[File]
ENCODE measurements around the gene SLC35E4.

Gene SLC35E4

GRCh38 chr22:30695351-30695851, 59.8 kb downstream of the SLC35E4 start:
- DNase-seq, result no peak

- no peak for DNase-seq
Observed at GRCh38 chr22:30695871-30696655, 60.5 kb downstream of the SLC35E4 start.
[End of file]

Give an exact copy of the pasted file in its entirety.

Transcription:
ENCODE measurements around the gene SLC35E4.

Gene SLC35E4

GRCh38 chr22:30695351-30695851, 59.8 kb downstream of the SLC35E4 start:
- DNase-seq, result no peak

- no peak for DNase-seq
Observed at GRCh38 chr22:30695871-30696655, 60.5 kb downstream of the SLC35E4 start.